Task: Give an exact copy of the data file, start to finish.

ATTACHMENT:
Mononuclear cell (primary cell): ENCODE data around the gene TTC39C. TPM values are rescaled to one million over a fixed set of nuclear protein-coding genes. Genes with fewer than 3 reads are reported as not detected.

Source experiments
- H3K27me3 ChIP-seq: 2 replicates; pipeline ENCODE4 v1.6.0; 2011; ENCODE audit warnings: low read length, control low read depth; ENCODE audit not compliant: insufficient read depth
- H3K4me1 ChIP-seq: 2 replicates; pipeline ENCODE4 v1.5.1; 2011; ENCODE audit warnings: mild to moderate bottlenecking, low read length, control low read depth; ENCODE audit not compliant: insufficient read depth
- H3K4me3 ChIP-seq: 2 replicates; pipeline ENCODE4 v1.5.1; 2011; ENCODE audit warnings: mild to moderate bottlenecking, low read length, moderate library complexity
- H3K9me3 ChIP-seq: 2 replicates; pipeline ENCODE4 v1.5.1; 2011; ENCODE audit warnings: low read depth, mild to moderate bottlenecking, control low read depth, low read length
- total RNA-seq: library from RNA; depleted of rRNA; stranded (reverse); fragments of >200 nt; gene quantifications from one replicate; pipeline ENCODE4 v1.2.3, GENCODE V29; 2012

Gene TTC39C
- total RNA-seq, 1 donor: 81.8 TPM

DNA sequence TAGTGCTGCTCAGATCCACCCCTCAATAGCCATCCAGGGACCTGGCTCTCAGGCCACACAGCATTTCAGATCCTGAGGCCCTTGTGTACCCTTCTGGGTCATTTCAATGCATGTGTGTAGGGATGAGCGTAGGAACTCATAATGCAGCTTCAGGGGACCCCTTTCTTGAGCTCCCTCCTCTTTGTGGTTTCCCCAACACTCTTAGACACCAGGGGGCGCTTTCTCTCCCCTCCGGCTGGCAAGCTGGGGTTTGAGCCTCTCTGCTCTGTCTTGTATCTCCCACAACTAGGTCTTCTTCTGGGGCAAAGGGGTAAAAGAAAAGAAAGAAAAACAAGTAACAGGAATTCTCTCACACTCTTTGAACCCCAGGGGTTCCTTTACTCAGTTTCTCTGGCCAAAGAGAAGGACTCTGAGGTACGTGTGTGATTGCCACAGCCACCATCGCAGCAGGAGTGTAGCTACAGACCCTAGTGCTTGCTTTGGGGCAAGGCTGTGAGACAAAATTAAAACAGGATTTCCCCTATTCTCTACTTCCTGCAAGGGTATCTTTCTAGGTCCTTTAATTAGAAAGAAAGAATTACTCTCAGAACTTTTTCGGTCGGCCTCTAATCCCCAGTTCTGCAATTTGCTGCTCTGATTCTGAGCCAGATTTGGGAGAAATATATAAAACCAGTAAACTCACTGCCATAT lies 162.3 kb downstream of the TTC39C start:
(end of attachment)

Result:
Mononuclear cell (primary cell): ENCODE data around the gene TTC39C. TPM values are rescaled to one million over a fixed set of nuclear protein-coding genes. Genes with fewer than 3 reads are reported as not detected.

Source experiments
- H3K27me3 ChIP-seq: 2 replicates; pipeline ENCODE4 v1.6.0; 2011; ENCODE audit warnings: low read length, control low read depth; ENCODE audit not compliant: insufficient read depth
- H3K4me1 ChIP-seq: 2 replicates; pipeline ENCODE4 v1.5.1; 2011; ENCODE audit warnings: mild to moderate bottlenecking, low read length, control low read depth; ENCODE audit not compliant: insufficient read depth
- H3K4me3 ChIP-seq: 2 replicates; pipeline ENCODE4 v1.5.1; 2011; ENCODE audit warnings: mild to moderate bottlenecking, low read length, moderate library complexity
- H3K9me3 ChIP-seq: 2 replicates; pipeline ENCODE4 v1.5.1; 2011; ENCODE audit warnings: low read depth, mild to moderate bottlenecking, control low read depth, low read length
- total RNA-seq: library from RNA; depleted of rRNA; stranded (reverse); fragments of >200 nt; gene quantifications from one replicate; pipeline ENCODE4 v1.2.3, GENCODE V29; 2012

Gene TTC39C
- total RNA-seq, 1 donor: 81.8 TPM

DNA sequence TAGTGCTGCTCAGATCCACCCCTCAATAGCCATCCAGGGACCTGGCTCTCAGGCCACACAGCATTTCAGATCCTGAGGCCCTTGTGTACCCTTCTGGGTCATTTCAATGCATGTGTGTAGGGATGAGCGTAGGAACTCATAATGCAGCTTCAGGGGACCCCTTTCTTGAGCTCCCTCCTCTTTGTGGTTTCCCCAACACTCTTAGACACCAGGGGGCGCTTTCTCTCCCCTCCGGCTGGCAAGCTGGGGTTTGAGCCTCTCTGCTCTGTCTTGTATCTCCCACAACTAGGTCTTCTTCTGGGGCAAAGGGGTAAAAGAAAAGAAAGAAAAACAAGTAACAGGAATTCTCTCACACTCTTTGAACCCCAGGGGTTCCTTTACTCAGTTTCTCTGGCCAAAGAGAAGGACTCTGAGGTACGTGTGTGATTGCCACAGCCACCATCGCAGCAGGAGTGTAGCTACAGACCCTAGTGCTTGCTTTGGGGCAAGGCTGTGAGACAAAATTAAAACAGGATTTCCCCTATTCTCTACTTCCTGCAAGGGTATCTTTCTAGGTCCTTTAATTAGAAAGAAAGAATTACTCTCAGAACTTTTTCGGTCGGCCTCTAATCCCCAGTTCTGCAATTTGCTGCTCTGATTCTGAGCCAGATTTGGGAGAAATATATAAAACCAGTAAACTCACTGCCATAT lies 162.3 kb downstream of the TTC39C start: